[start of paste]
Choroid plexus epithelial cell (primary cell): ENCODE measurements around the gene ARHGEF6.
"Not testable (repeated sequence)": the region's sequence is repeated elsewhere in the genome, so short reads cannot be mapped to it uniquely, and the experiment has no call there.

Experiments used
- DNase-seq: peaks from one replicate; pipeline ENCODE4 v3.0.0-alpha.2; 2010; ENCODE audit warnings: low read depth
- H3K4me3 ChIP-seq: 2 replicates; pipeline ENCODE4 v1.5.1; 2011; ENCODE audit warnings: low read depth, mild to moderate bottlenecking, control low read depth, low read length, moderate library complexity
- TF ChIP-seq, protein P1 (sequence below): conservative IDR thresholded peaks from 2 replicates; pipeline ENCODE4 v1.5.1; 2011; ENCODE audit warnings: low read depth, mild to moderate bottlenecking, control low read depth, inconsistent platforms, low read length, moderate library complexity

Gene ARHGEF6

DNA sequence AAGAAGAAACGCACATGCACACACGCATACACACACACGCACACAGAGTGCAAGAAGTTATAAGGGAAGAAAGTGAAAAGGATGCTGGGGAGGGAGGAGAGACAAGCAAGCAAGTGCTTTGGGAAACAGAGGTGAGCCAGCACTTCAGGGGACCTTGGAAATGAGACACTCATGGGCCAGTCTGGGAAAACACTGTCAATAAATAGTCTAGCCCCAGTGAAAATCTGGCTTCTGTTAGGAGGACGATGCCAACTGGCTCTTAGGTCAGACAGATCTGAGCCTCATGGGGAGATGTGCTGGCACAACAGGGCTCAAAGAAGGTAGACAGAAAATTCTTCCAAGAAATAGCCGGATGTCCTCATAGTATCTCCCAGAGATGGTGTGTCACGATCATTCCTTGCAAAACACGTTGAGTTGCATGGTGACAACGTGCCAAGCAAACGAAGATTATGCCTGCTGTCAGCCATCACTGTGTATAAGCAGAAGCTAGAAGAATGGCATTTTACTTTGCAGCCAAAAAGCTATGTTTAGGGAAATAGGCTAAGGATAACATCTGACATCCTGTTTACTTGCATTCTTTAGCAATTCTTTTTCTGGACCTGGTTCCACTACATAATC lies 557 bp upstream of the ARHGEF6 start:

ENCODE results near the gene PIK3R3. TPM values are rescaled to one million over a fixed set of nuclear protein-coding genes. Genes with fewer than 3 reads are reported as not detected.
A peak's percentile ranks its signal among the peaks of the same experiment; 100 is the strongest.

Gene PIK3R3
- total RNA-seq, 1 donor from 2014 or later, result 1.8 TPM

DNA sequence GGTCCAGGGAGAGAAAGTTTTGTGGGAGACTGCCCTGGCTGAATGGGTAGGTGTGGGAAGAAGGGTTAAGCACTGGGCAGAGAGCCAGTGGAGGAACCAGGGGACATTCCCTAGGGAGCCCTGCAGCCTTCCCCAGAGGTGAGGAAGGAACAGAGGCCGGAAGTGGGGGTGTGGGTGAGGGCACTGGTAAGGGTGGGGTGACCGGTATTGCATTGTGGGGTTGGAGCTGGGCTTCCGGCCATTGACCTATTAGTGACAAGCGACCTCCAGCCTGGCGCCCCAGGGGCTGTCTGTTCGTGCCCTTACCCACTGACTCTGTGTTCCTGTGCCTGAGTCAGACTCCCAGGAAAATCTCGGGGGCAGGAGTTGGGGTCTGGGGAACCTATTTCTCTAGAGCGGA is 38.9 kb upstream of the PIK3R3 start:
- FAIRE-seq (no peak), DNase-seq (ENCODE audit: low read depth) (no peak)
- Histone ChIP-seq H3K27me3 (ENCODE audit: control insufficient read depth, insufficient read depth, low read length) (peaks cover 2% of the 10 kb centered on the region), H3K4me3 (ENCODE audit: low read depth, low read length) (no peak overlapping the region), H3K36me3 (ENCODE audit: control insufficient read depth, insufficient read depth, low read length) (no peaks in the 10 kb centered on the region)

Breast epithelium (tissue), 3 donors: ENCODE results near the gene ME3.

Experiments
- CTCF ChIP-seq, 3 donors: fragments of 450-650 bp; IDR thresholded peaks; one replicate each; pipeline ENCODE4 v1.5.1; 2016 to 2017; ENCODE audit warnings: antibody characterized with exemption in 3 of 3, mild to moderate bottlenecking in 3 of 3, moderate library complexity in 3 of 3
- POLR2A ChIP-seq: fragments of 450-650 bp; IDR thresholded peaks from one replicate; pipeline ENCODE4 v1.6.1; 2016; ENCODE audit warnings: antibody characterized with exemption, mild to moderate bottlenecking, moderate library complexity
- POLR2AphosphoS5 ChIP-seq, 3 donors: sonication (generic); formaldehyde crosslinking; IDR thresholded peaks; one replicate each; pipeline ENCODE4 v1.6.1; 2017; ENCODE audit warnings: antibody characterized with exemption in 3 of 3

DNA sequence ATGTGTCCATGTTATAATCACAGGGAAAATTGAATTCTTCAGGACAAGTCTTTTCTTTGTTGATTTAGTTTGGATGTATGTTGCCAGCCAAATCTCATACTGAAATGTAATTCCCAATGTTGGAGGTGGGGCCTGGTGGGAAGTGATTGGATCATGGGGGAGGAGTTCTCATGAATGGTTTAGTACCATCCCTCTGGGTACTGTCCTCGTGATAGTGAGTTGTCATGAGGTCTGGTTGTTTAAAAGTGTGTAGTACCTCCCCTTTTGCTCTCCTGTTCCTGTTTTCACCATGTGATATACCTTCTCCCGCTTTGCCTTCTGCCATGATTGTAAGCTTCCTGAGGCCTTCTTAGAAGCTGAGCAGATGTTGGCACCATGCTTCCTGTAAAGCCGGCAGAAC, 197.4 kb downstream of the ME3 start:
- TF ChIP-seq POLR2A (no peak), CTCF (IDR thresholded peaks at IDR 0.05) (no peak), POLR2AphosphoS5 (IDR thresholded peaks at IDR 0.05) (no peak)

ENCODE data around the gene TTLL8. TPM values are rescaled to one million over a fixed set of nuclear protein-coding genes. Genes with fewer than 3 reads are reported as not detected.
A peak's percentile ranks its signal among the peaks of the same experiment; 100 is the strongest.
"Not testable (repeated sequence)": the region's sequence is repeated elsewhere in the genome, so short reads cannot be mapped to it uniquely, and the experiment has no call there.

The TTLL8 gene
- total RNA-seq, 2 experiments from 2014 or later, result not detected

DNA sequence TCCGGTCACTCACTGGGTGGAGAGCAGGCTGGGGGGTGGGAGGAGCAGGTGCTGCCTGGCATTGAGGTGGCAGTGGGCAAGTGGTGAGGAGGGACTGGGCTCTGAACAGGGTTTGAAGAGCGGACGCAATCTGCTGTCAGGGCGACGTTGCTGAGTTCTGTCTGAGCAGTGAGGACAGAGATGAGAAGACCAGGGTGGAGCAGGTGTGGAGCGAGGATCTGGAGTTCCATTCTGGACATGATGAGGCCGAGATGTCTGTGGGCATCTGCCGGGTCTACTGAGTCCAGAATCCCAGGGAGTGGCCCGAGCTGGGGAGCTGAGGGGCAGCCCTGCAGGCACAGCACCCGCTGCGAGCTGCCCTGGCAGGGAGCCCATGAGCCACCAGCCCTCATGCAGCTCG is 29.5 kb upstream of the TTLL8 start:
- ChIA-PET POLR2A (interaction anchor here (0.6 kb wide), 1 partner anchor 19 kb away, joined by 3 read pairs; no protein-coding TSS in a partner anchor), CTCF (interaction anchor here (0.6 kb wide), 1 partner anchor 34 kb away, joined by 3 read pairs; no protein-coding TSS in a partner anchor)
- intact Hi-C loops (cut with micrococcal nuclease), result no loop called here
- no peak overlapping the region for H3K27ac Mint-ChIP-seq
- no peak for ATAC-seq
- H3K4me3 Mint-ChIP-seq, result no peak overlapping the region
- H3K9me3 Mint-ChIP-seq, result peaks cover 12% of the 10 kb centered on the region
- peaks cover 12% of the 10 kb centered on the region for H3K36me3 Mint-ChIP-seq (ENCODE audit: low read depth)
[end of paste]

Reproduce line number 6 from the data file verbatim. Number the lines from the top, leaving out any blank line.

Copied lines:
- TF ChIP-seq, protein P1 (sequence below): conservative IDR thresholded peaks from 2 replicates; pipeline ENCODE4 v1.5.1; 2011; ENCODE audit warnings: low read depth, mild to moderate bottlenecking, control low read depth, inconsistent platforms, low read length, moderate library complexity